Josh Sweeney: Yeah, the training is such a huge part of that and you can really only understand it when you go walk in their shoes. I had an early glimpse of just how pivotal this was. We were building a solution specifically for heavy equipment dealers, for their sales teams. A mobile CRM on the iPad and it was for Caterpillar dealers. When I talked to the sales leader early on, he said, no, no, no, no, I don’t want to explain this. I want you to fly to Indiana. We’ll pay for it. You’re going to fly to Indiana and you’re going to go live the life of one of our reps. You’re going to sit in the truck with him and go from job site to job site and see what they do and how we can make that more efficient and what their needs are. And man, you want to talk about understanding like the true needs of an individual, go work side by side with them. Understand the process that they’re going through. That really gave me the bigger picture. Later, when I was able to sell that software and go to other dealers, I knew exactly what to say. I knew their needs and spoke them in such a way that it made that sale easier.
Training Guides, not Heros
Taylor Barnes: What a great experience. Yeah, and look, I hope everybody out there listening gets an experience like that to truly ride along, no pun intended, in the customer’s journey when they’re looking to make that kind of buy. But that is such a good example, such a tremendous experience to see how it looks from where they are in the process so that you can meet them where they want to be, speak the same language, connect with them, make their lives easier. My last solution that I would come up with here is we need to make sure that we are training our salespeople to be the guide and not the hero. We need to make sure that they know that the reason we are here as an organization is because there is a buyer out there somewhere. We can’t do it without them. We can’t do without the hero. There’s a lot of things on the shelf, a lot of services out there. But we have got to start making the customer the hero in the process, treating them as such and making sure that at the end of the day, it is a victory for them, that they’re the main character, that they’re the star of the show because they decided to go with us. They’re the hero, we’re the guide. That’s the kind of training that we need to make sure our salespeople get.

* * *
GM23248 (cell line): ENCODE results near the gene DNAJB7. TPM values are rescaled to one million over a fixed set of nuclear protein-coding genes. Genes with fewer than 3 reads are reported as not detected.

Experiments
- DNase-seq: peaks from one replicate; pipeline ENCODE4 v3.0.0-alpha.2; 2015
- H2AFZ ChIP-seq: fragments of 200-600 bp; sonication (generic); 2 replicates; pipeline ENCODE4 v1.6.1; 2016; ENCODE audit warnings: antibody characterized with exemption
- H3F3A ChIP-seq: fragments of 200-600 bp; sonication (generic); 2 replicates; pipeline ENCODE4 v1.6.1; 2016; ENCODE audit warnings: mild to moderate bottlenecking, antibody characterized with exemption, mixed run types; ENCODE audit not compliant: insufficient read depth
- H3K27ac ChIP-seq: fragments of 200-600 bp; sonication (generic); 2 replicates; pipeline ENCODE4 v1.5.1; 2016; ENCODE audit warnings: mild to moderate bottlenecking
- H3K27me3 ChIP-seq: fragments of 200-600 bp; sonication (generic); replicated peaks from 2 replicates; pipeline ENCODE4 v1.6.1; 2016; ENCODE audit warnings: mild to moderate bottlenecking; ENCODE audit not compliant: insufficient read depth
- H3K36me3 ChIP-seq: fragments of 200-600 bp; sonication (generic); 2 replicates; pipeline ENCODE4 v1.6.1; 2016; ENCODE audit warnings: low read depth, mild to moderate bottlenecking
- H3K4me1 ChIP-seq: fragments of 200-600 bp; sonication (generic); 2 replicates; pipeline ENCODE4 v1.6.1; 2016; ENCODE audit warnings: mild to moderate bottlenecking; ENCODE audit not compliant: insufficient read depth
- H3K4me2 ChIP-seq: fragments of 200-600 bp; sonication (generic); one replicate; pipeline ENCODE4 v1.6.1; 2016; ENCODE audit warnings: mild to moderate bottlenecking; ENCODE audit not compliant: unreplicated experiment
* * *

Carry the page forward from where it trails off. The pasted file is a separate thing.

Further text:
Josh Sweeney: Yeah, most definitely. And, in the vein of training and being the guide, the question is, what are we as sales managers doing to provide the data and the sales enablement content that they need in order to be that guide? We can help show them what that journey looks like. Hey, here’s what most of our clients go through. There’s all kinds of sales enablement content. We’re going to give you that worksheet and fill it out with you so that you can preempt any questions you’re going to get and look like a rockstar and look like that hero.
Taylor Barnes: Yep, love it, man. I think we’ve made our point clear. It’s extremely important to commit to your target market, understand their journey, solicit some feedback, get some references, understand why you won or lost the deal. Josh’s incredible example of riding along in that cat. If you have the opportunity, guys and girls, to literally ride along and understand the buyer’s journey, then take advantage of that. Train your salespeople to be the guide and not the hero. I’ll tell you what, Josh, my feet are getting pretty uncomfortable. I think it’s time I got out of these buyers’ shoes.
Josh Sweeney: Got to get out of here! So the final question is, does your sales team understand the buyer and their needs at each stage of the journey?
Taylor Barnes: This has been purpose driven sales with Barnes and Sweeney. Now go lead on purpose!